Move aside one of the wings, so you can draw the legs and antennae.

Finished Bee

Glue on body, wings, and eye.

Wednesday, March 18, 2015

Noticing Bees for a Craft Later

Busy Bee

Carefully noticing the world around us, is a big part of creating art and crafts. If we want to make a bee out of paper or to paint or draw one, the first step is noticing bees. Then we can decide how much detail we want to include in our craft or drawing.

So I thought I'd post some of my bee pictures today to take some time and closely look at them. We'll see what ideas develop later.

Though humble my pictures might be, they give me views of bees I don't always see.

It's amazing to look at professionally taken pictures of bees, but equally amazing, or more so, to see pictures our children capture of the bees and other wildlife we find in our own backyards.

As I'm sure you can see, my camera is nothing special and yet I captured some detail. So whatever the quality of your camera, let your children dazzle you with their photographic talent.

Here's my simple little bee gallery:

Almost Upside-Down Bee

Far Away Bee

Nice Bee

Nice Bee is the model for Spring Bee:Simple Paper Craft.

Hiding Bee

Flying Away Bee

Tuesday, March 17, 2015

Paper Craft for a Saint Patrick's Day Game: Pot of Gold Game Board

Yesterday I made the cube you use to roll for this board game:

Paper Craft for a Saint Patrick's Day Game: Pot of Gold Cube

Today here is the game board.

We'll start on the square of the Book of Kells because books are often the beginning of wondrous journeys.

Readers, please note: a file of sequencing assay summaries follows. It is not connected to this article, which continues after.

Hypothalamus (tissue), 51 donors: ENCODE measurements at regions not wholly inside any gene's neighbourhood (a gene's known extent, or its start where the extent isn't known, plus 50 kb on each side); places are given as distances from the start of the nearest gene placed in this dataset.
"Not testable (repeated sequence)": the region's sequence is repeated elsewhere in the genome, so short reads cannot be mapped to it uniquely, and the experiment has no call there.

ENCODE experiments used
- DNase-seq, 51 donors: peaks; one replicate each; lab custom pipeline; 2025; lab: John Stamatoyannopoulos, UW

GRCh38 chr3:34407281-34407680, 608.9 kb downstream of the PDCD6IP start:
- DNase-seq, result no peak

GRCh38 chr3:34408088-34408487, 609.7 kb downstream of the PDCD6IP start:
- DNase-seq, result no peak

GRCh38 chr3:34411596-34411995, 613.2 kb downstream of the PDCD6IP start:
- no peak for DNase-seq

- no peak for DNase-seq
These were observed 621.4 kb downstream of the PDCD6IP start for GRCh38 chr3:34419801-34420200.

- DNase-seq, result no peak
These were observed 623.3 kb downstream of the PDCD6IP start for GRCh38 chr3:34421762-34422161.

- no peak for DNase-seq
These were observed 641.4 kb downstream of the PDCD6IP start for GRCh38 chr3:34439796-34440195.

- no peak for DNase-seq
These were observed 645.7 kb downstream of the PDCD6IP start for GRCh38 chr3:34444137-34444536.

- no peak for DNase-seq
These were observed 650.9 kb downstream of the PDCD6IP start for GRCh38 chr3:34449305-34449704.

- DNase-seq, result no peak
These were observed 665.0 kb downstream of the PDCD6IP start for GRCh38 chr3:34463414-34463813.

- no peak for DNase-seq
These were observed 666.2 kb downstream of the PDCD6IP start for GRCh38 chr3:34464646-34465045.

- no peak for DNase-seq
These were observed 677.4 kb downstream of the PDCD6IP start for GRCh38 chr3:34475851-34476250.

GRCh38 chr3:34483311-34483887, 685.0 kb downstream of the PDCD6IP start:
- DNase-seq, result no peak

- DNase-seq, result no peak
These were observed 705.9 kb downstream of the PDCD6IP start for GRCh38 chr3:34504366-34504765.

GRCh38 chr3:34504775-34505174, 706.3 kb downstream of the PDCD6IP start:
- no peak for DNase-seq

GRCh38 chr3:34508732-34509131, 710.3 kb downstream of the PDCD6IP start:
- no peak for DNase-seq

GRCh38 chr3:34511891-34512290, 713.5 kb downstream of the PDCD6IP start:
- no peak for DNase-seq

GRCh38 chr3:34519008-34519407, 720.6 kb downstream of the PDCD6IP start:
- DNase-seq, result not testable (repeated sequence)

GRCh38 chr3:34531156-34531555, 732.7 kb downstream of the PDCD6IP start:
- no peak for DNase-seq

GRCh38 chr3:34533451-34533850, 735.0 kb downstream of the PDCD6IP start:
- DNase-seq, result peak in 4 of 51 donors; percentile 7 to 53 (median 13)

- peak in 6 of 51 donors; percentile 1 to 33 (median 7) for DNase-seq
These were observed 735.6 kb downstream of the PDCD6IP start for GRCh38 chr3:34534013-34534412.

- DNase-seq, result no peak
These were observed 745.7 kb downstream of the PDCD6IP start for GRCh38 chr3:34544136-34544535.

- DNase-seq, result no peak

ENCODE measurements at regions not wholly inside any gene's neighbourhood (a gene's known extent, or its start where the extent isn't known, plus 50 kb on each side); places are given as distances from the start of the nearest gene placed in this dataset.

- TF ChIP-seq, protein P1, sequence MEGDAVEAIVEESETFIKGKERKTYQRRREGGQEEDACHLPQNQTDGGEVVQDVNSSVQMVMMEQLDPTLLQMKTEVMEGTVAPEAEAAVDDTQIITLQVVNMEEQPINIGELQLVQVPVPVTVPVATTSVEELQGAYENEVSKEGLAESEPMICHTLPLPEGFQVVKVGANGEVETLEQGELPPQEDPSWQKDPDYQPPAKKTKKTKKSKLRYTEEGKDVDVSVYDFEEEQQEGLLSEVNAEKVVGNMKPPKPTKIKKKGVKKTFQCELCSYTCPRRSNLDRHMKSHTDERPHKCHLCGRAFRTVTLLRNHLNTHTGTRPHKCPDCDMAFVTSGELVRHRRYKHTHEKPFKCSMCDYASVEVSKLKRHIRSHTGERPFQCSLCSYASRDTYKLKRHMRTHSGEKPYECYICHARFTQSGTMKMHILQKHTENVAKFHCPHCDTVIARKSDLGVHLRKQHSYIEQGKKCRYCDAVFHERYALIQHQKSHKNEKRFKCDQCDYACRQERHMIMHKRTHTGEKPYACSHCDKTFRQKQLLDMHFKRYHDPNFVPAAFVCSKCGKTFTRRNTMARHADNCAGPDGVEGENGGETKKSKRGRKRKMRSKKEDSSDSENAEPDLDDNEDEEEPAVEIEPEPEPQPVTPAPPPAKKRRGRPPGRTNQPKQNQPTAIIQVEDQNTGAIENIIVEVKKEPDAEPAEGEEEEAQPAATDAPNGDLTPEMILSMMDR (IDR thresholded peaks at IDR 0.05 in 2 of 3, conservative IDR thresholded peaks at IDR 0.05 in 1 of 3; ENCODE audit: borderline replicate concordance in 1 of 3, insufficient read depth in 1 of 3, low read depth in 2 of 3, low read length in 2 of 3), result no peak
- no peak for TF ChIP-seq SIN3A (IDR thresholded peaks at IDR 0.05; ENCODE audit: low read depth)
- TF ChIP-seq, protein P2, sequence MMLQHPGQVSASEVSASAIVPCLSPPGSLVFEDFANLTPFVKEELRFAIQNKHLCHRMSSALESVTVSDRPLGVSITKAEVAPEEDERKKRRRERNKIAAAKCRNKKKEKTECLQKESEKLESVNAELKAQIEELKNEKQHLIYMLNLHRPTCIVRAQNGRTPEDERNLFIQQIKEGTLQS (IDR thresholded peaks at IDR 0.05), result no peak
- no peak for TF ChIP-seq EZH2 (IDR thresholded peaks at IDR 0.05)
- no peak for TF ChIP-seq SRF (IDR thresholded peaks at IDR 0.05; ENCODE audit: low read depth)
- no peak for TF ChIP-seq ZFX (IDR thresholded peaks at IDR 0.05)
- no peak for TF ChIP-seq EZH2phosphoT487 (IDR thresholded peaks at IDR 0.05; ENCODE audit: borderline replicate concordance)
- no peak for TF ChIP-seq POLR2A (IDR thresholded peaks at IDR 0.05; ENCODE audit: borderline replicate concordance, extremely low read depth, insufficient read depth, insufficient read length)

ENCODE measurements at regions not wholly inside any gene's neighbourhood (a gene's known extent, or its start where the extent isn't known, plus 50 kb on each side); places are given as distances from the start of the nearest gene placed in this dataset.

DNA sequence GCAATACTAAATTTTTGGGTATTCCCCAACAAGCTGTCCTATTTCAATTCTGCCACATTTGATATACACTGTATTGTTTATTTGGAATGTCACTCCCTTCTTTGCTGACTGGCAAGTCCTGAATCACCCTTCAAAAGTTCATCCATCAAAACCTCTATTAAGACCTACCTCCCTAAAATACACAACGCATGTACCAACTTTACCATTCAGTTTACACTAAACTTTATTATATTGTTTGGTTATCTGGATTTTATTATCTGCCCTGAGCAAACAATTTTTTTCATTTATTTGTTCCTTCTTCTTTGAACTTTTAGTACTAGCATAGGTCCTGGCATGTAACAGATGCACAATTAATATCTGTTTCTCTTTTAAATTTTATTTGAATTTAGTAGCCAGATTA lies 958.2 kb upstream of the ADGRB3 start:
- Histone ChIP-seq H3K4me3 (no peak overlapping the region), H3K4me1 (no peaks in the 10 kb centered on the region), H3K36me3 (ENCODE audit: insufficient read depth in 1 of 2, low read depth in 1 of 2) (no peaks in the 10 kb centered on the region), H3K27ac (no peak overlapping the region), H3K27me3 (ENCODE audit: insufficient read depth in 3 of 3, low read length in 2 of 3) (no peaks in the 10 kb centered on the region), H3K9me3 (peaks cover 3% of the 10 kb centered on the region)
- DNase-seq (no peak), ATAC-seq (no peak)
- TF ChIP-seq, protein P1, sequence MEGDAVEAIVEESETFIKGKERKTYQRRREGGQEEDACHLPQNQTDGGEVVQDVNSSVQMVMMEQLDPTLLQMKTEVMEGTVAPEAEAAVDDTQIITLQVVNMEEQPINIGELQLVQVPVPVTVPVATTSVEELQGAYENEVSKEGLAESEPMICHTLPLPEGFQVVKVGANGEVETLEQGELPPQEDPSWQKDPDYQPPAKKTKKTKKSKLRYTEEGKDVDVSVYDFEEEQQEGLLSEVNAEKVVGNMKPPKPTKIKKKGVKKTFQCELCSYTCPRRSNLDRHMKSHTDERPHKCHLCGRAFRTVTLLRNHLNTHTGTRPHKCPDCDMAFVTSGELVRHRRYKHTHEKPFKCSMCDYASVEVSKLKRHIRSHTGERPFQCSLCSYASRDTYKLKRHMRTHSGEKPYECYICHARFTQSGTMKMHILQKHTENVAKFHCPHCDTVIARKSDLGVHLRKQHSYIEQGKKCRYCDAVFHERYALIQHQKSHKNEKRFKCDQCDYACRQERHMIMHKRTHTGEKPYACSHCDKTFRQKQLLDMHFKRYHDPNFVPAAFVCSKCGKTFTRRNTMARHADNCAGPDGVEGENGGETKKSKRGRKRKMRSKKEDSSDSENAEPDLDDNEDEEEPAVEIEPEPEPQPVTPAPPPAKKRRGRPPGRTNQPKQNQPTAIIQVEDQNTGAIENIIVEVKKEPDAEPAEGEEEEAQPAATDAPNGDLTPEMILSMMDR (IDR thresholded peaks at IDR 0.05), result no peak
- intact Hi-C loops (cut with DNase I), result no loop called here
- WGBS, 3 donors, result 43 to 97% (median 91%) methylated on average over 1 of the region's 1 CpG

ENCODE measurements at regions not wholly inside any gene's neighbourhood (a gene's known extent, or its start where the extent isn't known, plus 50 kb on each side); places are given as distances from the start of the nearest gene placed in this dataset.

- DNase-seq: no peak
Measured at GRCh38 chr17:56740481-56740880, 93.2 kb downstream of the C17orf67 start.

We'll end on the pot of gold since it is the treasure at the end of the rainbow.

So draw the book in the first square, and make a curvy path of empty squares all the way to the end. In the very last square, draw a pot of gold. (Directions for drawing the pictures are in yesterday's post.)

Begin with the Book of Kells and End with the Pot of Gold

Next draw in the rainbows. These will allow you to skip ahead in the game by sliding over the rainbow.

Rainbows Added

 Now draw a leprechaun in the square after the Book of Kells.

Leprechaun in the Second Square

In the next square, draw a four-leaf-clover.


In the square after the four-leaf-clover, draw a shamrock.

As you can see, I already have a rainbow after the four-leaf-clover, so I'll go on to the next space and draw the shamrock there.
It's okay if your is different.


After the shamrock is the leprechaun again. Continue filling in the squares with pictures from the cube in this order:

  1. Leprechaun
  2. Four-Leaf-Clover
  3. Shamrock
Skip the squares with the rainbows as you go.

Squares Finished on Game Board

Other Features on the Board

  • Highlight the last three squares with a yellow pen. These are the only squares a player can win the game by rolling a pot of gold. Otherwise when a player rolls a pot of gold, he/she gets another roll.

Last Three Squares Highlighted

  • Draw a Book of Kells on the board anywhere there is a clear spot.

Book of Kells Drawn on the Board

  • This picture is for a small stack of cards cut out of green construction paper.

Small Stack of Cards

  • On each of these cards, write a number: 1, 2, or 3.

One Number on Each Card

  • So if a player rolls the Book of Kells, she/he picks a card and moves ahead the number of squares on the card, then puts the card at the bottom of the pile.

Gold Coins

  • Cut out about ten circles from yellow paper for gold coins players collect to get to the pot of gold.

Completed Game Board all Set Up to Play

Pot 'O Gold Game Instructions

  • Each player chooses a place marker--you can use a nickel, dime, penny, and a quarter
  • Start on the Book of Kells
  • First Player to get three gold coins or more, and roll the pot of gold after reaching the highlighted squares wins.
  • Youngest player goes first or whoever rolls the Book of Kells first